Cairo alone has 16 million people who mingle cell phones and satellite dishes with calls to prayer and donkey carts. There are mosques and belly dancers, caged chickens and honking Mercedes, broad avenues and twisting lanes.
There is so much to see that choices must be made.
It was in Egypt that the idea of a triad of gods first came about, and a trio is a simple way to organize thinking for Pacific Northwesterners who will come primarily for the ancient ruins.
Those ruins fall into three main categories: pyramids, temples and cave-carved tombs. There are three primary centers for exploration: Cairo and the pyramids to its southwest (try to get to Saqqara and Dashur as well as Giza), Luxor far up the Nile, and Aswan farther yet. Luxor has the greatest concentration of spectacular temples and tombs. Aswan is more scenic, and is the jumping-off point for Abu Simbel.
Many visitors take a Nile cruise, as we did, between Luxor and Aswan. While interesting, this was our least-favorite part of the trip. The convoy-like chain of cruise boats seemed regimented, temples were swamped, and there's better scenery on the Columbia. Other travelers, however, were more enthused than we were.
Egypt has relatively little to offer foreign children, and we saw almost none.
While it is possible to be an independent traveler in Egypt — the nation has been handling tourists for 2,500 years — first-timers will probably be happiest on a tour. Driving is chaotic, most signs are in Arabic script, tipping and bargaining have mysterious rules and guides are necessary. English is spoken at tourist hotels and sites, but not in ordinary towns.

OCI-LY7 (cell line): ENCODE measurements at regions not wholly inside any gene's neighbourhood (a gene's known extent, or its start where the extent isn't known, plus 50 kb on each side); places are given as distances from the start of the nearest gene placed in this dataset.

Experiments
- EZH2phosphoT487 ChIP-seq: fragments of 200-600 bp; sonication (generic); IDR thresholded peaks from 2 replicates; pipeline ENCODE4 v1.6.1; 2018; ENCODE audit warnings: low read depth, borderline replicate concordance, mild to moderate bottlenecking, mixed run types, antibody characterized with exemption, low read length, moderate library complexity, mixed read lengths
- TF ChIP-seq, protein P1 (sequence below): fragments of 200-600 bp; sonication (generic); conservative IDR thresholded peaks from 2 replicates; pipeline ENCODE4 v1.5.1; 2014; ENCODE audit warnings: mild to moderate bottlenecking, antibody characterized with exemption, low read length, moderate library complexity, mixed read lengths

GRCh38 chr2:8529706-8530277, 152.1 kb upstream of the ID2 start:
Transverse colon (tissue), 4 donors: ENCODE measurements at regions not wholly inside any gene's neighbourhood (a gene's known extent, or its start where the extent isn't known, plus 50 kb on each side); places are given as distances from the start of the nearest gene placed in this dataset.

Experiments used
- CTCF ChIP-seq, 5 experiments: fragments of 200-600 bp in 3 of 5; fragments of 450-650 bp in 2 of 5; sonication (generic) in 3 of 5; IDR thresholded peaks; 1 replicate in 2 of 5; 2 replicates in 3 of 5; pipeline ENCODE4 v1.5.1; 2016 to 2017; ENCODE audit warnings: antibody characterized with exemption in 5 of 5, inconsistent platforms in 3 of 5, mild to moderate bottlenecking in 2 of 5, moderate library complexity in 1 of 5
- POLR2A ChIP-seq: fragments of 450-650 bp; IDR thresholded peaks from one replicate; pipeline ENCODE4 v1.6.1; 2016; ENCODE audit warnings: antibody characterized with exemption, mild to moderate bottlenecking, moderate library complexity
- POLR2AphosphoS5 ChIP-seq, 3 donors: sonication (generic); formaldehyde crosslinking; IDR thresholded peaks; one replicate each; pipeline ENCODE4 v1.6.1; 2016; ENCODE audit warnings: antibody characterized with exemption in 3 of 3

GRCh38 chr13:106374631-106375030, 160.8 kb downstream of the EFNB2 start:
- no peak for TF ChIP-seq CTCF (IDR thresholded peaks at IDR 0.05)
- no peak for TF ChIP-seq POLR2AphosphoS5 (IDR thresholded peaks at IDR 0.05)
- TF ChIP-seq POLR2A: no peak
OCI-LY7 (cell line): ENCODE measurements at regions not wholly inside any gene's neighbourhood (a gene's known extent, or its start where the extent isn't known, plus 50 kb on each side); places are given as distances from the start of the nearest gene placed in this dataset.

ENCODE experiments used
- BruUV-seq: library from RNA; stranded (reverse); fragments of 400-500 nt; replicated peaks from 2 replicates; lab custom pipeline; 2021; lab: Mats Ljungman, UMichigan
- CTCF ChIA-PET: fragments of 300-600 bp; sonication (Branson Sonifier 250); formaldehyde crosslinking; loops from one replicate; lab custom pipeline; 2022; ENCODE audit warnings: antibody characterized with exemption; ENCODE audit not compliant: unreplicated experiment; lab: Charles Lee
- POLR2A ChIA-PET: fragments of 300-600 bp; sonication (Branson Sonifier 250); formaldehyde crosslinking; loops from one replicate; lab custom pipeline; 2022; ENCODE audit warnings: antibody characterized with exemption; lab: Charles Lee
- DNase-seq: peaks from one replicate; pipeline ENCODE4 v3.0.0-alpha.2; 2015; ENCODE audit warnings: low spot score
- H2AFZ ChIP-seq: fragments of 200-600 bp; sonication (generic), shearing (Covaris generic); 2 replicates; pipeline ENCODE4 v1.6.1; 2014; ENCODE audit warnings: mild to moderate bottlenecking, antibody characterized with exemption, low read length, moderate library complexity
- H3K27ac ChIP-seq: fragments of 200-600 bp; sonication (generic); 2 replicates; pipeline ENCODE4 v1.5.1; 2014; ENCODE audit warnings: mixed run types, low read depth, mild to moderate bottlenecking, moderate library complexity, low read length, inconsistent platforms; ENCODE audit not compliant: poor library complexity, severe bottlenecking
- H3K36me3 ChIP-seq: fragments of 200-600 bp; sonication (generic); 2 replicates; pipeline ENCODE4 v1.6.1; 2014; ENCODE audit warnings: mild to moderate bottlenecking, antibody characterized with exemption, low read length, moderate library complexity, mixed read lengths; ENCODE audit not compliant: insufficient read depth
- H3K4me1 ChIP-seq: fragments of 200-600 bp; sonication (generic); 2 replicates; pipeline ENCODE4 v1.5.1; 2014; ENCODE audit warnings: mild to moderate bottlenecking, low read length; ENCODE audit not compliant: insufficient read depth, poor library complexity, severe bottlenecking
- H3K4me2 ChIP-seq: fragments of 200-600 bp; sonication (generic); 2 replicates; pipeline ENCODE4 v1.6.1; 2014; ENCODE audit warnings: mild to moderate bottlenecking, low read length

Plenty of protection
The situation is complicated by the requirement for police escort to less-frequented sites. At one point our American group of 10 had our American guide, an Egyptian guide, a driver, a special agent with submachine gun on our bus, an escorting police car with four officers, and more guards at the visited site.
Tourism is Egypt's biggest industry, and a successful terrorist attack, such as occurred at Luxor in 1996 or Sharm el-Sheikh in 2005, can cripple its economy. Despite (or because of) all the guns, I felt safer in Egypt than in Europe. Muslims have a generous hospitality toward travelers that would put some Christians to shame. Souvenir vendors will bargain your underwear off if you let them, but pickpockets and muggers are extremely rare. And all the Egyptians we encountered were friendly toward Americans, despite the war in Iraq.
There is a treadmill tour route between the major ancient sites, with scores of fiercely competing tour companies and hours of the day when temples are inundated after an invasion of buses or tour boats. That means you have to be smart, careful and lucky in picking out a good tour that pays attention to timing.
Our guide Shilling launched her own tours after being dissatisfied as a tourist with the hurry-up pace of others. While many groups spend half a day on the west bank of Luxor with its profusion of tombs and temples, we spent three.
Her selling point isn't luxury but time, going to places others don't, getting into tombs others can't, and visiting at hours they aren't there. We had a lecture between the paws of the Sphinx when all the other tourists were kept at bay. She's also the most empathetic, solicitous and organized guide I've encountered, handling a variety of personalities with grace.
It was a shock to go from her nurturing approach, after two weeks, to a more run-of-the-mill Nile cruise with perfunctory lectures and herd-like tours.